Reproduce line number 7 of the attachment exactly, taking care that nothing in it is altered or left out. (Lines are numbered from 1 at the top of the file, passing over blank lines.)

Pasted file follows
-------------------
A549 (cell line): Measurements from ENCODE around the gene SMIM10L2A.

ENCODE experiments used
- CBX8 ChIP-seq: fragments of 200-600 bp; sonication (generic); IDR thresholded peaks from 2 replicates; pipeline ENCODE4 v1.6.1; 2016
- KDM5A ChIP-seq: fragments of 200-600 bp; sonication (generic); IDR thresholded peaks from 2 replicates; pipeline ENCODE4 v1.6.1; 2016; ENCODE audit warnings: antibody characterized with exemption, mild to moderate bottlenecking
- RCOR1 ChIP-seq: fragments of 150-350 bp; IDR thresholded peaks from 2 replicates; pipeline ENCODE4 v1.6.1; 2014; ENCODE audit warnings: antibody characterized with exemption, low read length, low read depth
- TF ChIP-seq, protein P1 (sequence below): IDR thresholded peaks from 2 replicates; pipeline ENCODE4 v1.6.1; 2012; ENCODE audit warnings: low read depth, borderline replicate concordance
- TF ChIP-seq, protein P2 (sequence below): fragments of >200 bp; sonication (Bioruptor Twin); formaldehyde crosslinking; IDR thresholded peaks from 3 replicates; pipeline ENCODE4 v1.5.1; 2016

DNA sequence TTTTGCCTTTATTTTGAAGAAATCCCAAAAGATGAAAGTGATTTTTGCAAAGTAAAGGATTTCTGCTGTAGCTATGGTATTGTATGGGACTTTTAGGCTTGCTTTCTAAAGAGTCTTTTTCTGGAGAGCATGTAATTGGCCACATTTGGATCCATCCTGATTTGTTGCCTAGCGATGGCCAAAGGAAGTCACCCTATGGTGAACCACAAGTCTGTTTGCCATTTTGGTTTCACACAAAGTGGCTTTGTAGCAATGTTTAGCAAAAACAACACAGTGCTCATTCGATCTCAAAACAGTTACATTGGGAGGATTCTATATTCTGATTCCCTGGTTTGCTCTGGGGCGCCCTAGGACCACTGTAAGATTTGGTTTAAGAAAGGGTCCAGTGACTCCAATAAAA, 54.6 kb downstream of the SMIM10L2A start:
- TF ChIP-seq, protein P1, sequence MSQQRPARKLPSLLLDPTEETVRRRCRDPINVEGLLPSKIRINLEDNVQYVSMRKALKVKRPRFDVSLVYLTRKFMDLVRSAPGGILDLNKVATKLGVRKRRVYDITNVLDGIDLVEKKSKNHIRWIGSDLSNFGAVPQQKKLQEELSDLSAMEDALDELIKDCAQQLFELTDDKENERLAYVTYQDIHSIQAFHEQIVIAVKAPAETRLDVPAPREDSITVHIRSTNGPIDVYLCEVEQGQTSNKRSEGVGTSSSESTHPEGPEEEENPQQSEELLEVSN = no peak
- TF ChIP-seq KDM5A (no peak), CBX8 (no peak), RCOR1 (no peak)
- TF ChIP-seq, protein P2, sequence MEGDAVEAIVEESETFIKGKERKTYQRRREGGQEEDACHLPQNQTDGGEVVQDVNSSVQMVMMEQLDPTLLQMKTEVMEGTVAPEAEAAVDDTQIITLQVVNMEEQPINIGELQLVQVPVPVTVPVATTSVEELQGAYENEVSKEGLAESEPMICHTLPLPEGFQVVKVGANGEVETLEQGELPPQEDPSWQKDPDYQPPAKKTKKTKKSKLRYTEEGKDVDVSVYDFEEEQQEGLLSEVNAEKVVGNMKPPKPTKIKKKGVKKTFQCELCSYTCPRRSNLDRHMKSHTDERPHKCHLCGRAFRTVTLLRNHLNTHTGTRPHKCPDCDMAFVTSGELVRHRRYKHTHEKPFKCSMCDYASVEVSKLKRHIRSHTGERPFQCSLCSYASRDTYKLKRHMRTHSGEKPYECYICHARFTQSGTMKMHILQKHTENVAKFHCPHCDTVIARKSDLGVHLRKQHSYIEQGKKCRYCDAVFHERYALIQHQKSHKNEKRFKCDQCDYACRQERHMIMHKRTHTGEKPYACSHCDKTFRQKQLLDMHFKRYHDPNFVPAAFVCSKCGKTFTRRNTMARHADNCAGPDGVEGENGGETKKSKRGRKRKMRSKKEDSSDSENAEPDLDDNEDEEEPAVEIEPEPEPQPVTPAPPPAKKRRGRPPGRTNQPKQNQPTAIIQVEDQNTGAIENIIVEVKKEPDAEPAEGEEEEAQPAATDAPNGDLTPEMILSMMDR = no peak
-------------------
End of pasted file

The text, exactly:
- TF ChIP-seq, protein P2 (sequence below): fragments of >200 bp; sonication (Bioruptor Twin); formaldehyde crosslinking; IDR thresholded peaks from 3 replicates; pipeline ENCODE4 v1.5.1; 2016